You lead me on.
Because I was a virgin?
For over a year, I crushed on you. My nineteen-year-old whimpers of “What do I do about Ren?” were met with condescending “There, there’s” from my co-workers, *Manny and *Joe, who saw hilarity in my heartache.
You, our company’s engineer. Me, the newbie. You, with your hazel eyes and flaxen mullet. You were cute, Ren. But it was the mid-90s. Those locks had to go.
Whenever you approached, I’d tell Manny and Joe, “Make me laugh. Ren’s coming this way.” I needed a distraction from the hairnet.
You and your buddy Barney strode towards us. Barney, the more enthusiastic one, would joke in passing. Whereas you seemed shy and reserved. I ogled you. Walking down the hall. Chatting with Barney. Closing your office door. Still talking. Special lovelies about me? Proclaiming how I drove you wild with my perfume? For all I knew, you saying, “I think that girl in the hairnet is stalking me.”But I wasn’t. Not really. I learned you were twenty-eight. Into country music. You lived with your parents and had a black truck. And a snowmobile. Shutter.
We’d say “hello” in passing, if I were alone. You’d flirt. I’d giggle. Then you’d leave. Step one, you knew I existed. Step two? Introducing the real me.
For months I plotted, schemed and daydreamed. How to accomplish step two. Then the chance presented itself: our company Christmas gala. I’d arrive in a flashy short dress and hair that could channel Reba McEntire.
The night of the party, my heart palpitated as I entered the ballroom. I imagined a spotlight streaming to the centre of the room. Reflecting off my shimmery copper spaghetti-strap dress. The most romantic ballad would play, and you’d approach me. Speaking in a British accent. I said this was a daydream. We’d dance, and I wouldn’t stumble in my black, three-inch heels. You’d say, “Tessa, I’ve been waiting for this moment.”
“So have I, Ren.” And I’d hover over your lips, because I’m bold like that. My perfectly traced, redone three-times, burgundy lips. And we’d kiss, and everyone would applaud our magical love.
Not to be. I squeezed through packed ballrooom towards Manny, Joe and their dates. Sitting solo. Facing the ballroom. Scouring for you.
During our four-course dinner – salad is hardly a prelude to soup – you and Barney appeared from the far-end of the ballroom. Typical Barney joked with everyone, while you smiled at me. You leaned and said, “You look pretty.”
I almost choked on my chicken. Literally. It was pretty dry. “Thanks.”
“I’ll dance with you later.”
For over a year, I crushed on you. Yet, I could only articulate: “Okay.”
I waited for a ballad. I wanted our first dance to be perfect. A memorable song such as Bon Jovi’s Always or Power of Love from Celine Dion. The ballads came and went. Mixed with Dance Mix ’94 and ABBA. Who chose this music? And where you?
Ah, with Barney. Drinking by the bar.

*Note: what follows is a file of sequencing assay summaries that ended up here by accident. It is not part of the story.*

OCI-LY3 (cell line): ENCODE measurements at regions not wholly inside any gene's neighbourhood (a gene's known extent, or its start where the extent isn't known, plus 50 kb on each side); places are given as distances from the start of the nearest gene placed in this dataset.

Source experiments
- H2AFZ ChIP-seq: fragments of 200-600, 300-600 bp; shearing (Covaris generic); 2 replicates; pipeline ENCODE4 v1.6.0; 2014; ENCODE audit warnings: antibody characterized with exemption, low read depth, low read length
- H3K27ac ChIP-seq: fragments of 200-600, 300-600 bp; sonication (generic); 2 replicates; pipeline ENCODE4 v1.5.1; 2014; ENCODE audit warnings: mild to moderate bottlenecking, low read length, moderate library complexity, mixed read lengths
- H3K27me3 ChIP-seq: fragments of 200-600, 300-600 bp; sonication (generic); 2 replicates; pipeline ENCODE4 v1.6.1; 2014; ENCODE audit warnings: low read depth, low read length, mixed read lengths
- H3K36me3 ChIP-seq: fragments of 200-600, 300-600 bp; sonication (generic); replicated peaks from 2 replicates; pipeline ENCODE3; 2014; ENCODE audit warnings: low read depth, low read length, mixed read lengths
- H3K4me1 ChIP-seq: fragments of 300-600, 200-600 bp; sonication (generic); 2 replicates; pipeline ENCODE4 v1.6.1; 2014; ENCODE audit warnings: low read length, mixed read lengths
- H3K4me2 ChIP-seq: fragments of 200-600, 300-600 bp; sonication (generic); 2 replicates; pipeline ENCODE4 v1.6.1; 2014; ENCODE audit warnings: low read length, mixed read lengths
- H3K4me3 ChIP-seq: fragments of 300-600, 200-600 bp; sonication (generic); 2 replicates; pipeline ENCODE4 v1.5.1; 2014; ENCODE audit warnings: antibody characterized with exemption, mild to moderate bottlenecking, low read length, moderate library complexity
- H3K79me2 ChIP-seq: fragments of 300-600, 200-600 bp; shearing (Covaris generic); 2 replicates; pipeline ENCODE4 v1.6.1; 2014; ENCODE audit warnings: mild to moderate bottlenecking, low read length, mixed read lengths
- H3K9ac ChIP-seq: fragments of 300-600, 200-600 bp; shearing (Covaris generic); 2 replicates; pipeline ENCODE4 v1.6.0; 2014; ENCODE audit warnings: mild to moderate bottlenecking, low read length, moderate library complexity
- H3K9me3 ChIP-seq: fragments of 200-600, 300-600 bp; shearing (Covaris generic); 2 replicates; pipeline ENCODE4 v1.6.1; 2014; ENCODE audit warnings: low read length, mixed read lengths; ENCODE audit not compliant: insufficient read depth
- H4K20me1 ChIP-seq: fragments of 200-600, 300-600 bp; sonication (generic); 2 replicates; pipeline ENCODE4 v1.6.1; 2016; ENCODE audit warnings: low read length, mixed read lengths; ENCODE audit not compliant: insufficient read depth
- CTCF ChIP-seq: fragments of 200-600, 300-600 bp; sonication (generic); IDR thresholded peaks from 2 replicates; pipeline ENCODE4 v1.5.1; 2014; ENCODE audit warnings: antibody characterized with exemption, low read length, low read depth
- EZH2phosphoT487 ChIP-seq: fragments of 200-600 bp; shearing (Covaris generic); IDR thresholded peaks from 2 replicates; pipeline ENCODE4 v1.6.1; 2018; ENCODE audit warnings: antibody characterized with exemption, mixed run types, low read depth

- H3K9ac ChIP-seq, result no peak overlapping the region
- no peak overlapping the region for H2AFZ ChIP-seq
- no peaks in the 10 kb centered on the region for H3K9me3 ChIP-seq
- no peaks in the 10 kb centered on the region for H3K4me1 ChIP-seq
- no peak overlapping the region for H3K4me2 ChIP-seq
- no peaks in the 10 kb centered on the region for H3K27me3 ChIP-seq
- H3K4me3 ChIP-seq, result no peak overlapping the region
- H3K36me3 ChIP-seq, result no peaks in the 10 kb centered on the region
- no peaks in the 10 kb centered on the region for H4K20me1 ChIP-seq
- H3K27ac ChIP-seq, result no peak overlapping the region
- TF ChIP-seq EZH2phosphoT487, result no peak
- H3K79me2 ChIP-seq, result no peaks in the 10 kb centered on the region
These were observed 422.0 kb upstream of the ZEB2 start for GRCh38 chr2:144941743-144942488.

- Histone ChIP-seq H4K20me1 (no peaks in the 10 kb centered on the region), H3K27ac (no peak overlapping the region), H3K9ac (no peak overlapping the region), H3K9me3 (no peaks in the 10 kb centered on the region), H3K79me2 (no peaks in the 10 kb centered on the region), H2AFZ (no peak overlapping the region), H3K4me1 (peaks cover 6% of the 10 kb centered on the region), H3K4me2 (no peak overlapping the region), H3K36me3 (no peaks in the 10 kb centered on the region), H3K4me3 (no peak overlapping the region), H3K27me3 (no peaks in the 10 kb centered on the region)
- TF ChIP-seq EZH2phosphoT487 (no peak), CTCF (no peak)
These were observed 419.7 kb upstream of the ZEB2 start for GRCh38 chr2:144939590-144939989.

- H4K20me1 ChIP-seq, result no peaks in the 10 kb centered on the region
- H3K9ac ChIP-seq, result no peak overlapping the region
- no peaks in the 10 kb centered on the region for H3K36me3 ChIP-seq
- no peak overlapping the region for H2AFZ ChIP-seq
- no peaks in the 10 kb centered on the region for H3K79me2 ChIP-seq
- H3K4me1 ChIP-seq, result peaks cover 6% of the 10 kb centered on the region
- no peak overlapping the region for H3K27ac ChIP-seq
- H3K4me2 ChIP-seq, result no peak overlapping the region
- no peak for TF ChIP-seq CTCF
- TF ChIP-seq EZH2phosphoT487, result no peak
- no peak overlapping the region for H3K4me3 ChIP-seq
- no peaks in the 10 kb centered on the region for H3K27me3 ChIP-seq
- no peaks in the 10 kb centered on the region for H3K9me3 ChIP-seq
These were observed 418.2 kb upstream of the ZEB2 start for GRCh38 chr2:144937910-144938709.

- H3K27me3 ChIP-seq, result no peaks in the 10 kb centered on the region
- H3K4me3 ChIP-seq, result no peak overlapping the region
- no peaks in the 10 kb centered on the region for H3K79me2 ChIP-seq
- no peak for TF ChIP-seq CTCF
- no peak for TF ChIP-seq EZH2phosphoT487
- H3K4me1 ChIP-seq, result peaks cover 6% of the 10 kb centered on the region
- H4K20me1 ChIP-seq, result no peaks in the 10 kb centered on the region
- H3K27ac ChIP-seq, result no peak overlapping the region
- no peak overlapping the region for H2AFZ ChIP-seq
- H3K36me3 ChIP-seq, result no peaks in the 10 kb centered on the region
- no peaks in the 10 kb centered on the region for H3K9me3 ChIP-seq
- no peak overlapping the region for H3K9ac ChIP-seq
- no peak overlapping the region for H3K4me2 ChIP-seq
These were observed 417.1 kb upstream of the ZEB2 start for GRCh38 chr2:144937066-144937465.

“Hey,” said Manny. “Just go ask him to dance.”
“I’ll give him a few minutes.”
“Tessa, it’s almost midnight. People are leaving.”
“Good point.” I strolled over. You looked at me, semi-sober. “I thought we were going to dance.”
You handed Barney your beer, and you followed me onto the dance floor during Def Leppard’s “When Love and Hate Collide.” Not exactly the ideal song.
But I was still convinced this was our moment. When you’d look into my eyes, and you’d realize … we should date.
And it’d be mission accomplished. And we’d get married and have non-mullet children.
But as we danced, you didn’t speak. At all. Sort of a bummer. However, after the dance we sat down and chatted. Or tried. You weren’t one for conversation for some reason. When they played the last ballad, I practically had to drag you onto the floor.
Frankly, “Stairway to Heaven” wasn’t.
We parted after the gala. You’d see me Monday? So, you don’t want my phone number?
That week, our company was closing down for the holidays. Three weeks. You and I would catch each other between breaks. Sure, we spoke more. Because I carried the conversation. I can carry on a conversation with a pillowcase.
You, my dear, merely stood – nodding – while I spoke. By Friday – the company’s season finale – we still hadn’t exchanged numbers. Or made plans for coffee. Not even a walk through the park. New Year’s Day? Nothing. You wished me a Merry Christmas, and then drifted away. What a bummer.
Three weeks later, I returned to hear words no girl wants to hear when she has a crush: “He found someone.”
You were dating someone? And it wasn’t me?
Worse, you met her before New Year’s. Before Christmas. In December?
Apparently, *Rebecca was a thirty-two-year-old accountant. You told Barney I was too young? But … but … that’s ageism. Or something.
I poured my heart out to Manny and Joe. “What does she have that I don’t? Besides a CGA?”
“Tessa, it’s more like what she doesn’t have,” said Joe.
“What does that mean?”
Joe sighed. “Sweetie, you’re a virgin.”
Manny groaned and scratched her neck. “Ren’s not. And neither is Rebecca. For the love of God, tell me you see where this is going.”
“Yeah, I’ve got it,” I said. “So, in December. Were they–”
I’m sure Manny – whose boyfriend worked with you – gave you the heads up that I knew what and who you did that Christmas.
The more I thought about it, I realized you weren’t attractive. Don’t get me wrong. Your exterior was attractive – minus the mullet. But the interior?
You gave a nineteen-year-old girl false hope. You said, “I’ll dance with you,” when you weren’t available. If you’re in a relationship, Ren, you’re not available.
And that wasn’t fair to me, or your thirty-two-year-old girlfriend.
The only consolation is she made you cut off your mullet.
*Names changed for privacy